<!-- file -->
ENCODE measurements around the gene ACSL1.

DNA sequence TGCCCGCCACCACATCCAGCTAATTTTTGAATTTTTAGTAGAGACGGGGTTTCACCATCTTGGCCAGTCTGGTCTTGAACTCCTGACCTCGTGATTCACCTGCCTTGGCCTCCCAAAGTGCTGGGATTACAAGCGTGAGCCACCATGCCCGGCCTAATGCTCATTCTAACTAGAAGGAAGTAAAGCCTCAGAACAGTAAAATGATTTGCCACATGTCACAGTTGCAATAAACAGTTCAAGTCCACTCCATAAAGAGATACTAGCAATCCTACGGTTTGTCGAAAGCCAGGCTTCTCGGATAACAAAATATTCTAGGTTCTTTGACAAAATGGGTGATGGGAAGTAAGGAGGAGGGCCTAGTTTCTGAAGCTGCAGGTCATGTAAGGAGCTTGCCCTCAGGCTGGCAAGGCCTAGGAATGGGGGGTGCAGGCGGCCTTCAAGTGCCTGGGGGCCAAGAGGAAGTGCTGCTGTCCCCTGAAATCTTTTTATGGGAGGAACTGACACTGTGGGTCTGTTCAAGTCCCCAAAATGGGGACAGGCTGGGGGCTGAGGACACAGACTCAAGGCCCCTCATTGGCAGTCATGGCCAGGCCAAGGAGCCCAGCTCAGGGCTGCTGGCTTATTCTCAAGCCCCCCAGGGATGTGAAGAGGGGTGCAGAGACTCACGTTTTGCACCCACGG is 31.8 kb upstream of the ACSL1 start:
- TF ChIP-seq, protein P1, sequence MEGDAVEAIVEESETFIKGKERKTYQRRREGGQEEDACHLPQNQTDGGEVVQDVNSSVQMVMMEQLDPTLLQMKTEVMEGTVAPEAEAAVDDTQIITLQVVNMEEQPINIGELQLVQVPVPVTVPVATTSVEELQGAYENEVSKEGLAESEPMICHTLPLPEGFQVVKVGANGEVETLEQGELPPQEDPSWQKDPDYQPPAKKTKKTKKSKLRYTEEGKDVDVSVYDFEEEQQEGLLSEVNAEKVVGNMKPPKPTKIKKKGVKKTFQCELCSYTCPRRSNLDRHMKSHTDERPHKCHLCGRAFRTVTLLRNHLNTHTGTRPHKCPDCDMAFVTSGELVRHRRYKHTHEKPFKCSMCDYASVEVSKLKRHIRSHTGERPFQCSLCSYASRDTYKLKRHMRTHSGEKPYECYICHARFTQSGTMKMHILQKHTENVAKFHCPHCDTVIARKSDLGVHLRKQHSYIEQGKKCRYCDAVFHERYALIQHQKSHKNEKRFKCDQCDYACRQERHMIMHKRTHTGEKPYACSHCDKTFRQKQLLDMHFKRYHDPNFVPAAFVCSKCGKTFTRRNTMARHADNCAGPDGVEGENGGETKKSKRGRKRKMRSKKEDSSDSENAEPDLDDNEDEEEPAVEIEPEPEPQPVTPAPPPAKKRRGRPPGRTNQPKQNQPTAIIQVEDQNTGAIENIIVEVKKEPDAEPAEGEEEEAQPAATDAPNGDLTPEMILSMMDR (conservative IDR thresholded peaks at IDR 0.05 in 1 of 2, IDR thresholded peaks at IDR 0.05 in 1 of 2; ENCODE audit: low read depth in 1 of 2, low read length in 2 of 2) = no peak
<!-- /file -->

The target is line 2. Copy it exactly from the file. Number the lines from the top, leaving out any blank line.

DNA sequence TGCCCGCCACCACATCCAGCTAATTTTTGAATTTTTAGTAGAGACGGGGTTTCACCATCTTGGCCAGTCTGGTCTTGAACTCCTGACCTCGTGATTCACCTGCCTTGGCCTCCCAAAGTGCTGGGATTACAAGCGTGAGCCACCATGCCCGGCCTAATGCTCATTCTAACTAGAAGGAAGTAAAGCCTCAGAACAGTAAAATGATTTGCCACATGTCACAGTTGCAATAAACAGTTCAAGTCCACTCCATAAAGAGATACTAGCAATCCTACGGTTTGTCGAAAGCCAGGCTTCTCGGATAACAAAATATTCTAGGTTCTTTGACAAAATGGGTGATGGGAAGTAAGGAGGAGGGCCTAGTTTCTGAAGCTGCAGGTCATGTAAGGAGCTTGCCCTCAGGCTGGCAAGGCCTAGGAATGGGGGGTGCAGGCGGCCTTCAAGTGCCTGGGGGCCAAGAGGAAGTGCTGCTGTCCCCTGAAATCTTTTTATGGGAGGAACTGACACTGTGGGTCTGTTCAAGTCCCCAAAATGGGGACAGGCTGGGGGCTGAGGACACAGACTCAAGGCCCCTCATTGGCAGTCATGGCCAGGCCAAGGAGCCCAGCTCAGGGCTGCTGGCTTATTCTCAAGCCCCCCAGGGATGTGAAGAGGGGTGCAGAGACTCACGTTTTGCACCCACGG is 31.8 kb upstream of the ACSL1 start: